Melittin is a small protein, or peptide, that is strongly attracted to cell membranes, where it can form pores that break up cells and kill them.

"Melittin has been of interest to researchers because in high enough concentration it can destroy any cell it comes into contact with, making it an effective antibacterial and antifungal agent and potentially an anticancer agent," says co-author Paul Schlesinger, M.D., Ph.D., associate professor of cell biology and physiology. "Cancer cells can adapt and develop resistance to many anticancer agents that alter gene function or target a cell's DNA, but it's hard for cells to find a way around the mechanism that melittin uses to kill."

The scientists tested nanobees in two kinds of mice with cancerous tumors. One mouse breed was implanted with human breast cancer cells and the other with melanoma tumors. After four to five injections of the melittin-carrying nanoparticles over several days, growth of the mice's breast cancer tumors slowed by nearly 25 percent, and the size of the mice's melanoma tumors decreased by 88 percent compared to untreated tumors.

The researchers indicate that the nanobees gathered in these solid tumors because tumors often have leaky blood vessels and tend to retain material. Scientists call this the enhanced permeability and retention effect of tumors, and it explains how certain drugs concentrate in tumor tissue much more than they do in normal tissues.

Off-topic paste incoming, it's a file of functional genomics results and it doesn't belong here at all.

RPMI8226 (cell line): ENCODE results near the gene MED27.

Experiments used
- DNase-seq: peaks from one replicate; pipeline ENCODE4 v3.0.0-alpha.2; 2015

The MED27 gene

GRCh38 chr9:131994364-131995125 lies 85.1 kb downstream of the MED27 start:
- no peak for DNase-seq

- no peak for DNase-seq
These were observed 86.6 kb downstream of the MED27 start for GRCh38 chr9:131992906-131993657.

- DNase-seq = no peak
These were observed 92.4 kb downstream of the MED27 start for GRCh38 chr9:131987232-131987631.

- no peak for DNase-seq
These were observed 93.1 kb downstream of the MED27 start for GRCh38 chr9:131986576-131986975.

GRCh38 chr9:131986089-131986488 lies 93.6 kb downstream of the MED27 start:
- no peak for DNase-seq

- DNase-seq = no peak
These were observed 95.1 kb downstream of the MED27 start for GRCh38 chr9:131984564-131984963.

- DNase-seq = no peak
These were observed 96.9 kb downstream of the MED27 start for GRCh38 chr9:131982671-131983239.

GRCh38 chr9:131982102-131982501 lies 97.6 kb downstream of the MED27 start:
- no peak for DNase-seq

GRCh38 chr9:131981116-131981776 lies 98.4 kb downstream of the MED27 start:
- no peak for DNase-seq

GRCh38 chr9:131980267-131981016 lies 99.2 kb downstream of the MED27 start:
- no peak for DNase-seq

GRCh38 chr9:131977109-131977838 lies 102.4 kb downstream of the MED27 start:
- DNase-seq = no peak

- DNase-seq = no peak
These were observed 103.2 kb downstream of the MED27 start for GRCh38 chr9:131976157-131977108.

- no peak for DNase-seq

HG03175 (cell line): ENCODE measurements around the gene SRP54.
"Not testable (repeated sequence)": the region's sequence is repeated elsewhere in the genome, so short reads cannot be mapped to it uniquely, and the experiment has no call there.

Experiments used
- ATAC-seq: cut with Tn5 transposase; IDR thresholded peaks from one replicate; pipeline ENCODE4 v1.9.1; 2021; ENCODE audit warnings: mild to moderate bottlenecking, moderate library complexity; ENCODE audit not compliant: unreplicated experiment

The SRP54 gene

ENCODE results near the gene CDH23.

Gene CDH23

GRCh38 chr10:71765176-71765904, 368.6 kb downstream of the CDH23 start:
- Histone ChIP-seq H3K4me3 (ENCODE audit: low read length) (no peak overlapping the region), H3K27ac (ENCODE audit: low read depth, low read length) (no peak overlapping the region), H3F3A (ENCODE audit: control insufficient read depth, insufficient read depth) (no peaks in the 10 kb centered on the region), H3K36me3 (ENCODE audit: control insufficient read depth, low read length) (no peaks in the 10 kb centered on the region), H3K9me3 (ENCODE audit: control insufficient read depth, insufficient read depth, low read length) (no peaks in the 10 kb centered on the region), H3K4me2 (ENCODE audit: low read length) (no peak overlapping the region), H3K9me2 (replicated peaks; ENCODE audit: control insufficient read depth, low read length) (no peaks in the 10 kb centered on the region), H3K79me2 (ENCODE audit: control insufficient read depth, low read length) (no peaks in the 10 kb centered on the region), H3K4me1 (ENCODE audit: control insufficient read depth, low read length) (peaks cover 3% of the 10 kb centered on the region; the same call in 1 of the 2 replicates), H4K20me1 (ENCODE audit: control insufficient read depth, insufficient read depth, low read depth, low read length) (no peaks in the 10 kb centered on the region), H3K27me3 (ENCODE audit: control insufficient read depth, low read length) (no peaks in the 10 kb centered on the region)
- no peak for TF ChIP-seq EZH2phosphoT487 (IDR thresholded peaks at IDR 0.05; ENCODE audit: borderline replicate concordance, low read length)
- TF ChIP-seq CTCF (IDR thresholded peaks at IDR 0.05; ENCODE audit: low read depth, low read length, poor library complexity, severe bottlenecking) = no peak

But the researchers also developed a more specific method for making sure nanobees go to tumors and not healthy tissue by loading the nanobees with additional components. When they added a targeting agent that was attracted to growing blood vessels around tumors, the nanobees were guided to precancerous skin lesions that were rapidly increasing their blood supply. Injections of targeted nanobees reduced the extent of proliferation of precancerous skin cells in the mice by 80 percent.

Overall, the results suggest that nanobees could not only lessen the growth and size of established cancerous tumors but also act at early stages to prevent cancer from developing.

"Nanobees are an effective way to package the useful, but potentially deadly, melittin, sequestering it so that it neither harms normal cells nor gets degraded before it reaches its target," Schlesinger says.

If a significant amount of melittin were injected directly into the bloodstream, widespread destruction of red blood cells would result. The researchers showed that nanoparticles protected the mice's red cells and other tissues from the toxic effects of melittin. Nanobees injected into the bloodstream did not harm the mice. They had normal blood counts, and tests for the presence of blood-borne enzymes indicative of organ damage were negative.